Andrew Neil discusses Covid booster jabs on This Morning
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Boris Johnson previously said a booster programme would go ahead in September, but exact dates have not yet been confirmed. So when will it begin? And who is going to get a Covid booster jab first?
The Government-backed Cov-Boost study has been underway and results are expected to be announced soon.
The Joint Committee for Vaccination and Immunisation (JCVI) has been carrying out the research.
They have already announced booster jab plans for immunosuppressed people.
This is everything we know so far about the third jab.
Why do you need a third Covid vaccine?
If you’ve already been double-jabbed, you’ll be enjoying some protection against getting seriously ill with coronavirus, so why do you need to top it up?
There are three main reasons behind the booster jab:
- Be protected for longer: There is some evidence, particularly for the Pfizer vaccine, that effectiveness can decrease over time. A top up can make sure the vaccine is as effective as possible.
- Protect against variants: Many coronavirus vaccine developers are looking at creating new versions of the vaccines in order to protect against new variants. In the meantime, research is being done to see whether booster jabs of the vaccines we already have gives more protection from new variants.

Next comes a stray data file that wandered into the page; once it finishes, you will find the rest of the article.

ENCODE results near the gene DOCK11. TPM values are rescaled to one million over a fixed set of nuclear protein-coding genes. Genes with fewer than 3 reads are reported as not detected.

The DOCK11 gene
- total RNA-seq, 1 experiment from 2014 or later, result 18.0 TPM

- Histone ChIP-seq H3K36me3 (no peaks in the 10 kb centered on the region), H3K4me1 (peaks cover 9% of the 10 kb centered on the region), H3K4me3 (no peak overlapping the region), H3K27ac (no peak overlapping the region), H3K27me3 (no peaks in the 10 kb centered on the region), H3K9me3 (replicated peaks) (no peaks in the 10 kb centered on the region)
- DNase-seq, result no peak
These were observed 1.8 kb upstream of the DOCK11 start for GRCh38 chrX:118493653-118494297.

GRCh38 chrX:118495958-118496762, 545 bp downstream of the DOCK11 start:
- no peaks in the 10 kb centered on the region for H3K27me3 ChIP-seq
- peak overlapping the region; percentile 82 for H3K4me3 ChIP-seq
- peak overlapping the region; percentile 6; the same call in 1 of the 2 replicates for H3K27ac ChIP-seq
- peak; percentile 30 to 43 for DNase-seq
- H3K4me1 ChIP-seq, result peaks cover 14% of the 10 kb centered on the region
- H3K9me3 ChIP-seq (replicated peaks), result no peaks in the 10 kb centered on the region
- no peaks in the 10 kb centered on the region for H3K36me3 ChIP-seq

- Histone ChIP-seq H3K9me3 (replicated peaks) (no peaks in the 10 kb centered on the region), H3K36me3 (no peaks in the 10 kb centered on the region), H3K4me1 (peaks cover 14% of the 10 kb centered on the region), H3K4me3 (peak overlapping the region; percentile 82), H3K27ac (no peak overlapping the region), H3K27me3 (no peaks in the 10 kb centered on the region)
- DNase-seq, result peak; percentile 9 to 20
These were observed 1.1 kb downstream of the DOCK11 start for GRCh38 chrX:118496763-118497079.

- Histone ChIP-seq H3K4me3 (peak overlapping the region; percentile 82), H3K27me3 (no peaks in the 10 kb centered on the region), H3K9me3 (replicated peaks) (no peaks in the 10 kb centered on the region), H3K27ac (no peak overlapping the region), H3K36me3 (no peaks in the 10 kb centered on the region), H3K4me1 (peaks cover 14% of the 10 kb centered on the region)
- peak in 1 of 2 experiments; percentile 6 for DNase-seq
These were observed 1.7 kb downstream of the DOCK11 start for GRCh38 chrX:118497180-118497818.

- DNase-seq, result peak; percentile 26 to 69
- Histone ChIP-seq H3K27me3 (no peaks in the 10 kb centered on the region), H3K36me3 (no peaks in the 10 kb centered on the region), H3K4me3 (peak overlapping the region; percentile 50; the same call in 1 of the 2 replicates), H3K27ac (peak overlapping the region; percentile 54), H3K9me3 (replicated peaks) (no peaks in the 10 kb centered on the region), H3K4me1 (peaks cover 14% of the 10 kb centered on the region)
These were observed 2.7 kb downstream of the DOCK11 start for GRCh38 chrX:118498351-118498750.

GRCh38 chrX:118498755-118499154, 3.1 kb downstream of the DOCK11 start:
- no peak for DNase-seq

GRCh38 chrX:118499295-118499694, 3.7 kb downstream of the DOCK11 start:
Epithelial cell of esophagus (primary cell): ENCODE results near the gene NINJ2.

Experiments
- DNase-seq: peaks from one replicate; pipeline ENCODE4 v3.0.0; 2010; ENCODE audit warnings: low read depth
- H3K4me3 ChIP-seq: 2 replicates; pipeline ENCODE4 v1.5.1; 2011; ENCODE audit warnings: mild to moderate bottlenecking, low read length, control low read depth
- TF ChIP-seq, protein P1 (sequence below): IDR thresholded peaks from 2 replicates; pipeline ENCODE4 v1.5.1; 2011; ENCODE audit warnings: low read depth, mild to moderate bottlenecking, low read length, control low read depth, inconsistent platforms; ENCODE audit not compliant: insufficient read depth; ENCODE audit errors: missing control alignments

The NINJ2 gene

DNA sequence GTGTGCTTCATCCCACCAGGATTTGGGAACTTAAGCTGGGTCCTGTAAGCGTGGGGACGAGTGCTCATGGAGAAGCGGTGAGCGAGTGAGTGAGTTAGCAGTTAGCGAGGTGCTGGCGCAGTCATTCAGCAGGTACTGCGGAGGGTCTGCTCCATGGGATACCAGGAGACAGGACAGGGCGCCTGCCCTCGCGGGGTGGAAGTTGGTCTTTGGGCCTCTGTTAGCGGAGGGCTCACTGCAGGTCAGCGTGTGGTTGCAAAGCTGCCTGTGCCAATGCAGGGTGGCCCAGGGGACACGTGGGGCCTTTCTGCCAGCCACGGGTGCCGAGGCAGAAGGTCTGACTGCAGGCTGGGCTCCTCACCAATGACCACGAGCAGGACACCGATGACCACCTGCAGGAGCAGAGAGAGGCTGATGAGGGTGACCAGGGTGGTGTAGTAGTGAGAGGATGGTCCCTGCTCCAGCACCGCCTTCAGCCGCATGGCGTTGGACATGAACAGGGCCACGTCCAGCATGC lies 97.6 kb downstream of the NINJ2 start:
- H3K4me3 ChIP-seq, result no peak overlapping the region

- Help immunosuppressed adults: Immunosuppressed people have been the first group to be offered a third jab.
Who has been offered a third dose of the Covid vaccine?
So far, a third dose has been officially announced for immunosuppressed people over the age of 12.
That includes people with leukaemia, people who have recently had organ transplants or people who have HIV.
This is because these people might not have a full response to the two doses of the vaccine, leaving them less protected.
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Professor Wei Shen Lim, Chair of COVID-19 Immunisation for the JCVI, said: “We want people with severely suppressed immune systems to have the best chance of gaining protection from COVID-19 via vaccination.
“Therefore, we are advising they have a third vaccine dose on top of their initial two doses, as we hope this will reduce their risk of severe outcomes such as hospitalisation and death.”
In a statement from the JCVI, it says a third dose should be given on the advice of a specialist and at least eight weeks after the second dose.
Who will get the booster jab next?
When the official announcement is made by the Government, based on the JCVI’s research, it is expected that the third jab will be offered to:
- everyone over 70
- adults (16 years and over) who are clinically extremely vulnerable (the former shielding group)
- people living in care homes
- frontline health and social care workers
The announcement on when this will be rolled out has not been made yet, but come back to Express.co.uk for all the latest updates on when a third dose will be available.
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